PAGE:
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Economy

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Asia markets tentative ahead of Opec meeting

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Banks, Financial

RBS emerges as biggest failure in tough UK bank stress tests

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Banks

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Categorized | Capital Markets

Bond fund managers help limit clients’ post-election losses


Posted on November 24, 2016

Managers of the largest US bond funds have helped limit the damage to their clients’ savings from the post-election market rout, in a rare — albeit limited — piece of good news for advocates of active management.

Nine of the top 10 largest “core” bond funds, which are designed to be the linchpin of a saver’s fixed-income holdings, outperformed the bond market benchmark in the 10 trading days after Donald Trump’s victory, according to an analysis of data from Morningstar.

That came against the backdrop of tumbling bond prices, as investors adjusted to the idea that interest rates will be higher if President Trump’s proposed infrastructure spending and tax cuts boost inflation. The Barclays US Aggregate bond index, the widest measure of the fixed-income market, returned minus 2.3 per cent over the period.

“If you choose the index, you are going to be about one-third in US Treasuries, which get hit hard when rates start moving,” said Karin Anderson, analyst at Morningstar. “Active managers have many more tools at their disposal.”

The largest active mutual fund, Pimco’s $83bn Total Return fund, matched the index over the two weeks following the election, while its nine nearest rivals beat the index by amounts ranging from 2 basis points, in the case of the T Rowe Price New Income fund, to 82 basis points, in the case of the DoubleLine Total Return Bond fund.

The largest bond fund in the US is the Vanguard Total Bond Market Index fund, which aims only to track the bond market rather than to beat it. In contrast to the outperformance by most active funds, it slightly underperformed the Barclays Agg, falling 2.4 per cent over the 10-day period.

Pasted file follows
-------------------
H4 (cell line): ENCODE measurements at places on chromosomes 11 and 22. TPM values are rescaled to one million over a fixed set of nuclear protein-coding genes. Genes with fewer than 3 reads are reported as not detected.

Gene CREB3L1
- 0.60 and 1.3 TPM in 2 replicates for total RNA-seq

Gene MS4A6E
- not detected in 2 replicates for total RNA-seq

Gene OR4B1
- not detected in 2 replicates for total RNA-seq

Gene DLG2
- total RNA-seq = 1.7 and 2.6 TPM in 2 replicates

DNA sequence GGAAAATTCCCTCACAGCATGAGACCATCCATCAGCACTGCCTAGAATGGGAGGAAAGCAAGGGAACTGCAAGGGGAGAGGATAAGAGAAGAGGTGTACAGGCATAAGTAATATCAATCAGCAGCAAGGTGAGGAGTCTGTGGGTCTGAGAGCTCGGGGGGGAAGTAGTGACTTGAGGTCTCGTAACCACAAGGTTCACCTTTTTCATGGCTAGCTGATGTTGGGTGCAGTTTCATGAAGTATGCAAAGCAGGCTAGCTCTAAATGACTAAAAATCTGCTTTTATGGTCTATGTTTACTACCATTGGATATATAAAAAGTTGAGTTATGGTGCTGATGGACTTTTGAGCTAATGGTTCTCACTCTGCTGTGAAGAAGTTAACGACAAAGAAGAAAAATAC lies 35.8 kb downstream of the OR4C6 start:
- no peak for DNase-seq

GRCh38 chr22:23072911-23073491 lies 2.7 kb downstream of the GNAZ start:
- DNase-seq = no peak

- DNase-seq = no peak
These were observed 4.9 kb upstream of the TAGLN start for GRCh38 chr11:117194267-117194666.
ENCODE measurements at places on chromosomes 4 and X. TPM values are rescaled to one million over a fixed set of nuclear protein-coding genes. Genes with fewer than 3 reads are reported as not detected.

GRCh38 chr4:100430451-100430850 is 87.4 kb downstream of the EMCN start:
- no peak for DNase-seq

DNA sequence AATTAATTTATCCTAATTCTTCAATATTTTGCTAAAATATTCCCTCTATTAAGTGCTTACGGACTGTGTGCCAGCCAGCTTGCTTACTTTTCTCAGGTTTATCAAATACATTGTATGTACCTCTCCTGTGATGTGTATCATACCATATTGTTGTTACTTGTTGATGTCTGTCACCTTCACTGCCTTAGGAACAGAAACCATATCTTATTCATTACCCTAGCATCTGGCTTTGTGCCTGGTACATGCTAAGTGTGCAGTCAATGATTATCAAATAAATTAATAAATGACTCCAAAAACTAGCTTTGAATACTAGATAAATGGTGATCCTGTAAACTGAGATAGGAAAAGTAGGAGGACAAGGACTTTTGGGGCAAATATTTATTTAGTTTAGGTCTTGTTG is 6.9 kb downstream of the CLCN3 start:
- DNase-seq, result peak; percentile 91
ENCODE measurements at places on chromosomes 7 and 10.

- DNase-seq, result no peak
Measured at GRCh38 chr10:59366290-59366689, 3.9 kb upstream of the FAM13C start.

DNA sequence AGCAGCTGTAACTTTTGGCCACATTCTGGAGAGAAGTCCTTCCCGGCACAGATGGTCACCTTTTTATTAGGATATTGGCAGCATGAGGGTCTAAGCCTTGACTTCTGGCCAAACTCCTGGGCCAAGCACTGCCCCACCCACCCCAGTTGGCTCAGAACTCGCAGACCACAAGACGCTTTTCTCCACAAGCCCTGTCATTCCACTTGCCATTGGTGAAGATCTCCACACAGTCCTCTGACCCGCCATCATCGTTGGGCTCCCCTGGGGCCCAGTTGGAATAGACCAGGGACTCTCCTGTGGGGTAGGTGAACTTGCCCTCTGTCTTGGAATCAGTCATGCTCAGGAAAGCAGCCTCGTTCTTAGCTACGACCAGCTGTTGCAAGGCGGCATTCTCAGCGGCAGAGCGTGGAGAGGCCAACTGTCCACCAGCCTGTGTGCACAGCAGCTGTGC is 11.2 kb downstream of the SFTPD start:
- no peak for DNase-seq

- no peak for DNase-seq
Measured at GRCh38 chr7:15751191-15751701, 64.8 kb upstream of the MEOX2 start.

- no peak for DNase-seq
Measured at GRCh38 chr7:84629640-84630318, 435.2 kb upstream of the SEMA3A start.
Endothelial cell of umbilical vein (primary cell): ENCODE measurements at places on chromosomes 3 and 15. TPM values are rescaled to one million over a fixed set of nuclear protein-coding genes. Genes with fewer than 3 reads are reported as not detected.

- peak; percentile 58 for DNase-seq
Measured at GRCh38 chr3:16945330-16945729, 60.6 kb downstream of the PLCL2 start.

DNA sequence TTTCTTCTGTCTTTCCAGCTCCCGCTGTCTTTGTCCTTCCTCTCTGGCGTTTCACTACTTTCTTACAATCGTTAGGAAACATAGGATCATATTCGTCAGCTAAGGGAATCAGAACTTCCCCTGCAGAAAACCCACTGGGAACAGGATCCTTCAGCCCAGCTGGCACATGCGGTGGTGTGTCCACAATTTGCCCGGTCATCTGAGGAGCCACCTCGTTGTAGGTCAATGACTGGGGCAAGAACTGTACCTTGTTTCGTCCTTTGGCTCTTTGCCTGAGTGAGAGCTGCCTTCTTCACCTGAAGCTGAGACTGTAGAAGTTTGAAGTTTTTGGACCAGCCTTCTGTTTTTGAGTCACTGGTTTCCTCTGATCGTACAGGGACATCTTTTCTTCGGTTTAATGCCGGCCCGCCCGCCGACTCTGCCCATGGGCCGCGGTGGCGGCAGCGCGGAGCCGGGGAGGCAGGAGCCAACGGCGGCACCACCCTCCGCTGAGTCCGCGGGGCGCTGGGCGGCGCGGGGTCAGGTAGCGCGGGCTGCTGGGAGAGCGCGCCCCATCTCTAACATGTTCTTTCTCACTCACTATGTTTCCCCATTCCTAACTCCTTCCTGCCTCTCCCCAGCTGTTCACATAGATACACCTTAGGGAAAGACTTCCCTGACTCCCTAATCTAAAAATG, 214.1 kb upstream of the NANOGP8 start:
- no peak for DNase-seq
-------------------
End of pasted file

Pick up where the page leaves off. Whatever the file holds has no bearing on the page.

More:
Core bond funds can lean more heavily on corporate debt, mortgages, junk bonds or overseas bonds to try to beat the index when rising interest rates are weighing on the long-dated Treasuries that make up much of the wider market. They are also able to emphasise shorter-dated bonds that are less sensitive to interest rates.

Steve Kane, co-manager of the $80bn MetWest Total Return Bond fund, said his fund’s tilt towards shorter-dated instruments helped it outperform after November 8, even though it does not view Mr Trump’s election as significantly improving the economic outlook.

“We have a laundry list of concerns,” Mr Kane said. “There is excess leverage, our major trading partners are mired in weak economic conditions and there are major excesses in China, not to mention that the strong dollar can cause negative feedback consequences to emerging markets and then back to the US.”

The prospect of an extended period of rising interest rates will inflame the debate about indexing in the bond market. While studies have proven that almost all actively managed equity funds underperform the index over the long run, the data are more equivocal in the bond market.

Nonetheless, index tracker funds continue to take market share from actively managed bond funds. Morningstar figures show that while $15bn has flowed into actively managed US bond funds in the past year, $135bn has flowed into passive funds, even though passive funds make up a much smaller percentage of the market.